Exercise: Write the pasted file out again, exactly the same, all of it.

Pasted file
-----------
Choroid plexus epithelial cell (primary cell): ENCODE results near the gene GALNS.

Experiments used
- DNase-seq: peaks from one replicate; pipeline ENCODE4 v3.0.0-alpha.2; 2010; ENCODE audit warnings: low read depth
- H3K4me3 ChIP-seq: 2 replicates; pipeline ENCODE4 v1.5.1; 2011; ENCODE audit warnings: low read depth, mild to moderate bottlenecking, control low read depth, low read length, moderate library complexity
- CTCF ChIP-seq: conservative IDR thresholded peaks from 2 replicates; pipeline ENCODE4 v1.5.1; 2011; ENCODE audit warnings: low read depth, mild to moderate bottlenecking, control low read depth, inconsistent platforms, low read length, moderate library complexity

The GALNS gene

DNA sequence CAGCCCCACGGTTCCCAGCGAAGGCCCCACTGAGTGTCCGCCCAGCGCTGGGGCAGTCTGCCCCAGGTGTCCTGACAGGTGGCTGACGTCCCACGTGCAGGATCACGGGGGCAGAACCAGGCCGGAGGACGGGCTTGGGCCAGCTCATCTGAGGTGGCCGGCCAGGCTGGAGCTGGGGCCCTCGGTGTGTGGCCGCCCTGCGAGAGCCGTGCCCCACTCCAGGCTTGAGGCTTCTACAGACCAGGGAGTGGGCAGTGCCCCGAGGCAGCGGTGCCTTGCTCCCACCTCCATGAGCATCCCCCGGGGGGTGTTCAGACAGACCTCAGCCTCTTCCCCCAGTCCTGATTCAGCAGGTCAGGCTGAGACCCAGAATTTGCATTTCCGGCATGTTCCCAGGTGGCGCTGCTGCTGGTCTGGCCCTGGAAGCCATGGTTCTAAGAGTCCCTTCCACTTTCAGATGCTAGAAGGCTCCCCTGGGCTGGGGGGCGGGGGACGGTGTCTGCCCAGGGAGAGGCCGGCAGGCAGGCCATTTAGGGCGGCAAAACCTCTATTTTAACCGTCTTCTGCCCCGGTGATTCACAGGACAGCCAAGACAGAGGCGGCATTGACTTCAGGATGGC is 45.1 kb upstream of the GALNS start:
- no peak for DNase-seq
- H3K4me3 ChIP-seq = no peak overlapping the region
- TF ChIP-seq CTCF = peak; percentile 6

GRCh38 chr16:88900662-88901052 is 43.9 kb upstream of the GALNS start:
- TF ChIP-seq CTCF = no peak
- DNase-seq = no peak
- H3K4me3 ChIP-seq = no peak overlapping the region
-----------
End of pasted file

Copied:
Choroid plexus epithelial cell (primary cell): ENCODE results near the gene GALNS.

Experiments used
- DNase-seq: peaks from one replicate; pipeline ENCODE4 v3.0.0-alpha.2; 2010; ENCODE audit warnings: low read depth
- H3K4me3 ChIP-seq: 2 replicates; pipeline ENCODE4 v1.5.1; 2011; ENCODE audit warnings: low read depth, mild to moderate bottlenecking, control low read depth, low read length, moderate library complexity
- CTCF ChIP-seq: conservative IDR thresholded peaks from 2 replicates; pipeline ENCODE4 v1.5.1; 2011; ENCODE audit warnings: low read depth, mild to moderate bottlenecking, control low read depth, inconsistent platforms, low read length, moderate library complexity

The GALNS gene

DNA sequence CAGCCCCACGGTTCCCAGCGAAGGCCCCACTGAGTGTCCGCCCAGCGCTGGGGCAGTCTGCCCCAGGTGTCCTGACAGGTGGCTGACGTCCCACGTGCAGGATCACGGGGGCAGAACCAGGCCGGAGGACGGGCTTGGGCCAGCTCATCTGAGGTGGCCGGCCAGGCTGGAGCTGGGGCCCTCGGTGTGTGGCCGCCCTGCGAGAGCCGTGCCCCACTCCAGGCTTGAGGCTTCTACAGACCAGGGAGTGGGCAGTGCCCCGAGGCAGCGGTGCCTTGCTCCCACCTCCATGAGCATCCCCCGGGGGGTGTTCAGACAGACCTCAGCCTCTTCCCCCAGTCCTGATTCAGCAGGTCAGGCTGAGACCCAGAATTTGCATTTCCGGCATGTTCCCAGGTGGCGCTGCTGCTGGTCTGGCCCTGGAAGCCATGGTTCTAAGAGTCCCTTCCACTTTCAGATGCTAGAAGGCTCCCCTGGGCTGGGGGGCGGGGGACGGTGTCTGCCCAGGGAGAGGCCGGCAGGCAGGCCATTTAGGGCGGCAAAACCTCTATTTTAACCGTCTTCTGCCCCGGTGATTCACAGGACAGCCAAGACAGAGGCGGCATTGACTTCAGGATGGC is 45.1 kb upstream of the GALNS start:
- no peak for DNase-seq
- H3K4me3 ChIP-seq = no peak overlapping the region
- TF ChIP-seq CTCF = peak; percentile 6

GRCh38 chr16:88900662-88901052 is 43.9 kb upstream of the GALNS start:
- TF ChIP-seq CTCF = no peak
- DNase-seq = no peak
- H3K4me3 ChIP-seq = no peak overlapping the region